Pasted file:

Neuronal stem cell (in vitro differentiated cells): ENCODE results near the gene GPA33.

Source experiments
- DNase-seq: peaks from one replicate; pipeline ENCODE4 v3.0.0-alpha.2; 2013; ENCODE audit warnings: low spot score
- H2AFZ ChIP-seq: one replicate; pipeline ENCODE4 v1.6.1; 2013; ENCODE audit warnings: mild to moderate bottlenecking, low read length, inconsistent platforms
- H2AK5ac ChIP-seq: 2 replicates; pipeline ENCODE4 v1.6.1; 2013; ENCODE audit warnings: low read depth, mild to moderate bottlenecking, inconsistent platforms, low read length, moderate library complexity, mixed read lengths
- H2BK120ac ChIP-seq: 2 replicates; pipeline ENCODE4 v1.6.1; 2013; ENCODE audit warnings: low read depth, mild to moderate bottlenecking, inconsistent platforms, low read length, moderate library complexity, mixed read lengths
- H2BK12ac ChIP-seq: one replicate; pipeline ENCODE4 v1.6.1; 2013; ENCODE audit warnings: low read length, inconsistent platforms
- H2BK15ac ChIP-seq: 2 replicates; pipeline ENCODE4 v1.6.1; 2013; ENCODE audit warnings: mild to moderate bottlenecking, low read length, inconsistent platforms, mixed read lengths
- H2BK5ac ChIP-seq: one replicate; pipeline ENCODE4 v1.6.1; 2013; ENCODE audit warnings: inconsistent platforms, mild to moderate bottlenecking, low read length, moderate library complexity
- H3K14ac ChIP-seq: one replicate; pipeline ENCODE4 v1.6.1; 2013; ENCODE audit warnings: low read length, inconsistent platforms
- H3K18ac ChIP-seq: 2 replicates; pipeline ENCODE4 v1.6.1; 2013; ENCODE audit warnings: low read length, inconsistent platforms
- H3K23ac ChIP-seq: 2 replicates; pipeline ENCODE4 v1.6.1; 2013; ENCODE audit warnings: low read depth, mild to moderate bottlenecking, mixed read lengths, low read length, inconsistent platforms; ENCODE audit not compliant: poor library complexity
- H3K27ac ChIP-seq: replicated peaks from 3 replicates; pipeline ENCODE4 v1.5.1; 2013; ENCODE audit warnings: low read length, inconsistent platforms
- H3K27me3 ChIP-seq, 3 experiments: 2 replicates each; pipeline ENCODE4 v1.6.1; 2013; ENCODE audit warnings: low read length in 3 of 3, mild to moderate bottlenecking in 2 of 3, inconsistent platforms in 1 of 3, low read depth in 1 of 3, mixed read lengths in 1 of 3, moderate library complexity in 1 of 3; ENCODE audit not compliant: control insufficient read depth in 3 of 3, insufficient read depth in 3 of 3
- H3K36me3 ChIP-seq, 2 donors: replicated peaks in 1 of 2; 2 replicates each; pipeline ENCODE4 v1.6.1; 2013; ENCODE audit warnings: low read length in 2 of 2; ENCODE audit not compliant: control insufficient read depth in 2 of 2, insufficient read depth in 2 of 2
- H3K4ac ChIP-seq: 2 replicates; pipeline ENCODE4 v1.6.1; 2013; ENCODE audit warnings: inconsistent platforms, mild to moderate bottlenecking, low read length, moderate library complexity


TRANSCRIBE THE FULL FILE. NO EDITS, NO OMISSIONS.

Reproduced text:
Neuronal stem cell (in vitro differentiated cells): ENCODE results near the gene GPA33.

Source experiments
- DNase-seq: peaks from one replicate; pipeline ENCODE4 v3.0.0-alpha.2; 2013; ENCODE audit warnings: low spot score
- H2AFZ ChIP-seq: one replicate; pipeline ENCODE4 v1.6.1; 2013; ENCODE audit warnings: mild to moderate bottlenecking, low read length, inconsistent platforms
- H2AK5ac ChIP-seq: 2 replicates; pipeline ENCODE4 v1.6.1; 2013; ENCODE audit warnings: low read depth, mild to moderate bottlenecking, inconsistent platforms, low read length, moderate library complexity, mixed read lengths
- H2BK120ac ChIP-seq: 2 replicates; pipeline ENCODE4 v1.6.1; 2013; ENCODE audit warnings: low read depth, mild to moderate bottlenecking, inconsistent platforms, low read length, moderate library complexity, mixed read lengths
- H2BK12ac ChIP-seq: one replicate; pipeline ENCODE4 v1.6.1; 2013; ENCODE audit warnings: low read length, inconsistent platforms
- H2BK15ac ChIP-seq: 2 replicates; pipeline ENCODE4 v1.6.1; 2013; ENCODE audit warnings: mild to moderate bottlenecking, low read length, inconsistent platforms, mixed read lengths
- H2BK5ac ChIP-seq: one replicate; pipeline ENCODE4 v1.6.1; 2013; ENCODE audit warnings: inconsistent platforms, mild to moderate bottlenecking, low read length, moderate library complexity
- H3K14ac ChIP-seq: one replicate; pipeline ENCODE4 v1.6.1; 2013; ENCODE audit warnings: low read length, inconsistent platforms
- H3K18ac ChIP-seq: 2 replicates; pipeline ENCODE4 v1.6.1; 2013; ENCODE audit warnings: low read length, inconsistent platforms
- H3K23ac ChIP-seq: 2 replicates; pipeline ENCODE4 v1.6.1; 2013; ENCODE audit warnings: low read depth, mild to moderate bottlenecking, mixed read lengths, low read length, inconsistent platforms; ENCODE audit not compliant: poor library complexity
- H3K27ac ChIP-seq: replicated peaks from 3 replicates; pipeline ENCODE4 v1.5.1; 2013; ENCODE audit warnings: low read length, inconsistent platforms
- H3K27me3 ChIP-seq, 3 experiments: 2 replicates each; pipeline ENCODE4 v1.6.1; 2013; ENCODE audit warnings: low read length in 3 of 3, mild to moderate bottlenecking in 2 of 3, inconsistent platforms in 1 of 3, low read depth in 1 of 3, mixed read lengths in 1 of 3, moderate library complexity in 1 of 3; ENCODE audit not compliant: control insufficient read depth in 3 of 3, insufficient read depth in 3 of 3
- H3K36me3 ChIP-seq, 2 donors: replicated peaks in 1 of 2; 2 replicates each; pipeline ENCODE4 v1.6.1; 2013; ENCODE audit warnings: low read length in 2 of 2; ENCODE audit not compliant: control insufficient read depth in 2 of 2, insufficient read depth in 2 of 2
- H3K4ac ChIP-seq: 2 replicates; pipeline ENCODE4 v1.6.1; 2013; ENCODE audit warnings: inconsistent platforms, mild to moderate bottlenecking, low read length, moderate library complexity